Unbeknownst to 99% of Americans, but Congress passed a bill last week to protect the Arctic National Wildlife Refuge in northeastern Alaska from oil drilling. The bill is titled the Arctic Cultural and Coastal Plain Protection Act, and the intent is to refute a controversial provision the Trump Administration put in the Tax Cuts and Jobs Act of 2017 that mandated oil and gas drilling in that area. Naturally, environmentalists and climate control enthusiasts were up in arms when the Trump administration effectively “snuck” that provision in. They have spent two years publishing and promoting this bill and it has now passed with large Democratic and slight bi-partisan support. Again, pretty much an unknown story and bill passed in our House of Representatives last week.
Here’s my opinion: In an ever growing world with populations continuing to rapidly grow, it is nice to see even a small victory like this to protect a national wildlife treasure and untouched land mass. Many people struggle to get behind climate control and often believe enthusiasts are just overreacting to a concern that people will not need to worry about for thousands of years. However, on the flip side, oil prices continue to rise and with Trump seemingly declaring war on Iran in the near future, you can expect oil prices to skyrocket. So, there is an argument to be made that oceans of oil sitting within an American state can no longer be touched, might be a tough pill to swallow when gas prices are all of a sudden an issue for the average American’s pocket book. The environmentalist definitely have the public sentiment in this argument, as most people when faced with it would not want to tear down beautiful wildlife, and it’s an easy sell to the larger public to get emotionally invested in supporting. What I would like to know, and what the Trump Administration, or any administration for that matter, should focus on is attaching numbers and dollars to their reasoning. For example, we estimate that oil drilling in this region will drop gas and oil prices to $1.50 for Americans. At that point, Americans make an educated decision around determining if saving money on gas is more important to them then a protecting wildlife region. Lawmakers will still be able to do what they believe is in the best interest of the country and their constituents, but at least the America population will have a clear understanding of what the Pros and Cons are between the two options. And, they will also know which way their Congressman or Congresswoman voted when it comes time for re-election..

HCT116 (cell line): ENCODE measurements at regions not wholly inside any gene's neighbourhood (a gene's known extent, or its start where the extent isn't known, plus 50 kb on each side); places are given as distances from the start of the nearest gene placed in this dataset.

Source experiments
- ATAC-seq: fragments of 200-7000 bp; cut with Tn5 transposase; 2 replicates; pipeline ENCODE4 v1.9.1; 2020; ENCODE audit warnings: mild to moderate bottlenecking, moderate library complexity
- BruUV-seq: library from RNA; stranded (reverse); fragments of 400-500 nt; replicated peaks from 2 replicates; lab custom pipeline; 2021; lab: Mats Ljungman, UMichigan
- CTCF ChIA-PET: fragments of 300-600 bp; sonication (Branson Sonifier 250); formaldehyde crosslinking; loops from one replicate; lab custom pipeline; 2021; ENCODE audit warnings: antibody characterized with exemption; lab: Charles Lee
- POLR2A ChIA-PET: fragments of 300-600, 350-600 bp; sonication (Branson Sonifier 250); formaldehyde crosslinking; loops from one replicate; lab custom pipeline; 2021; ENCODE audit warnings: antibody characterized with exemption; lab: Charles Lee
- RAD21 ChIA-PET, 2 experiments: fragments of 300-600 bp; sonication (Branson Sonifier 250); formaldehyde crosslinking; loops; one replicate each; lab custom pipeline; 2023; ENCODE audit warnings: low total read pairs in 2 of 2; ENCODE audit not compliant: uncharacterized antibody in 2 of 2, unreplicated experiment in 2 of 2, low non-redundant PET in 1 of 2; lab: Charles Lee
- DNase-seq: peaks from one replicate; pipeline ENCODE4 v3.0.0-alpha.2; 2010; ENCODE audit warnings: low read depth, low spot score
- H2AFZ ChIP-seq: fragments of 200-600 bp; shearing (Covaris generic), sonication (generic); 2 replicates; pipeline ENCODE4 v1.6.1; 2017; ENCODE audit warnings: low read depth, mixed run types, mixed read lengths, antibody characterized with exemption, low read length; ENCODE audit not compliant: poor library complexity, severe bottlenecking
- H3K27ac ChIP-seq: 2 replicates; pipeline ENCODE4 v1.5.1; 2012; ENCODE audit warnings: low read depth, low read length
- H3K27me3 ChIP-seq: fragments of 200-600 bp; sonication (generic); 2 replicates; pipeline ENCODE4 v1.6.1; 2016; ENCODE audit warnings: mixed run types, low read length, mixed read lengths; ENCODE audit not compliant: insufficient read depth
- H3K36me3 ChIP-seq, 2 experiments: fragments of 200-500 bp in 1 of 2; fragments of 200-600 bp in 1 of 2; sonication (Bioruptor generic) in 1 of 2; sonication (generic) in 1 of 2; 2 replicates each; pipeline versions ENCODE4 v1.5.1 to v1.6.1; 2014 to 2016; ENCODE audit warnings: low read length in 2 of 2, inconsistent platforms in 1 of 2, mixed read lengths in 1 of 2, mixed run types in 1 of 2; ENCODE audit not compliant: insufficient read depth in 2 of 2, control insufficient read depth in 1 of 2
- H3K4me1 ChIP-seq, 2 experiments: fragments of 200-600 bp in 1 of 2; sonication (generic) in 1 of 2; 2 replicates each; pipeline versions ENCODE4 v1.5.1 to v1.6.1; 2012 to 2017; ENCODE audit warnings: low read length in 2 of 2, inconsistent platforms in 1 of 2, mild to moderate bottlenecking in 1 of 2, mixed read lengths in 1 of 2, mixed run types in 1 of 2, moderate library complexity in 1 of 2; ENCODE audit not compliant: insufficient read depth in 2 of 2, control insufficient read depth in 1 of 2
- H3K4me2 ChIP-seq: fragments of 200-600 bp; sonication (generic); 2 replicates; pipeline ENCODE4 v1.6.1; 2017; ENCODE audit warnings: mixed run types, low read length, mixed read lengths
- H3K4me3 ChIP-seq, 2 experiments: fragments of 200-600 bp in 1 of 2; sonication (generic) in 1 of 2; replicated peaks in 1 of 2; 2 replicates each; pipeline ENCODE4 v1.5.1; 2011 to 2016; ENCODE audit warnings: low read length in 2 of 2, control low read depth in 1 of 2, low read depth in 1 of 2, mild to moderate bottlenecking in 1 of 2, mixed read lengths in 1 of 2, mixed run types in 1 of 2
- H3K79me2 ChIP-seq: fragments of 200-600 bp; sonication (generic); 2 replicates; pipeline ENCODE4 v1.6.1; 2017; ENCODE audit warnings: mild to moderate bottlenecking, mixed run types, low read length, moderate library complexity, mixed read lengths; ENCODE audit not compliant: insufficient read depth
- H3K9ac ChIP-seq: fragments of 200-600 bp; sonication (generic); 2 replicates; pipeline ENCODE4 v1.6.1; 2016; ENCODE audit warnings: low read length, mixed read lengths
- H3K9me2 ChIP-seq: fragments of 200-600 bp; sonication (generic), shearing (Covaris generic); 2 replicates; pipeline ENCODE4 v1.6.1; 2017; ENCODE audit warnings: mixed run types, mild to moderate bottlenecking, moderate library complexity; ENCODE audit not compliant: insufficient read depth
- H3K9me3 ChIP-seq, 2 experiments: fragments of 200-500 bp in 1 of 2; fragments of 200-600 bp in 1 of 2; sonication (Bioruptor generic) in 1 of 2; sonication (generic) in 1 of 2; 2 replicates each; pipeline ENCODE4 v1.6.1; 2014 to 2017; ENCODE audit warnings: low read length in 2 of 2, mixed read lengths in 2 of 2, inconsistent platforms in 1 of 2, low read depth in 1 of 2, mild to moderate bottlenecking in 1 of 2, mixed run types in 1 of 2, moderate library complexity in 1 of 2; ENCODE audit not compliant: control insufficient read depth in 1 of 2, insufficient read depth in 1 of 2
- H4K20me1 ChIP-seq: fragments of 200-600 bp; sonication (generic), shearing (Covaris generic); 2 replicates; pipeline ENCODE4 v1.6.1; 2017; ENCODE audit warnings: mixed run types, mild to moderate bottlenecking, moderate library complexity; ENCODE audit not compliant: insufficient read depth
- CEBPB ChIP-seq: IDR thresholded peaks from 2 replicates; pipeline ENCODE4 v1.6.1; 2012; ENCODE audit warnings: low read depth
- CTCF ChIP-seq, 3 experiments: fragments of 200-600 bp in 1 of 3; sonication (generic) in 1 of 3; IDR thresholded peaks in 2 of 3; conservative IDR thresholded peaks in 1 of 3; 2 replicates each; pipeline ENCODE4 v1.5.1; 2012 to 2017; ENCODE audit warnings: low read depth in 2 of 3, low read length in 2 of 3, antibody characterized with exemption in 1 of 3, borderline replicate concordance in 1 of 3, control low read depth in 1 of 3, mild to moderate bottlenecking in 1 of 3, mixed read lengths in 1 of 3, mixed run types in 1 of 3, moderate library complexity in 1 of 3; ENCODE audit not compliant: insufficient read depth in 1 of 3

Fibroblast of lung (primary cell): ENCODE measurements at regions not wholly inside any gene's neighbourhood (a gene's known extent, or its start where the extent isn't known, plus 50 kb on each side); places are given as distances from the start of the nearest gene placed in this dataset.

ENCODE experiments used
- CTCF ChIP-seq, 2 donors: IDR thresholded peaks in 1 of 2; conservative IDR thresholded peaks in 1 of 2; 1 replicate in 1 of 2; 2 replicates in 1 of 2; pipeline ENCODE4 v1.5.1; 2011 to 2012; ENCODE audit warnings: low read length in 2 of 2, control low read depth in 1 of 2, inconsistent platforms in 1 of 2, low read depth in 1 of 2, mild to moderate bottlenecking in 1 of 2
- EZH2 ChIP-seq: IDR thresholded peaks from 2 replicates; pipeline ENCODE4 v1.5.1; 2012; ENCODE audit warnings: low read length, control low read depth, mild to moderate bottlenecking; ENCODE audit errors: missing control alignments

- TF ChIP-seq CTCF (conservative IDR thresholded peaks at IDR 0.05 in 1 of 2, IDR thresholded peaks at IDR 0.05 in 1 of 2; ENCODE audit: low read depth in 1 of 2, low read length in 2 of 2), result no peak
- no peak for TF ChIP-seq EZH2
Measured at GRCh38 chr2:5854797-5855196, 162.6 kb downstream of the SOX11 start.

This week it is a win for the Climate and a good win at that. I’d like to see a healthier and data driven debate between climate control and the effects of homegrown oil going further.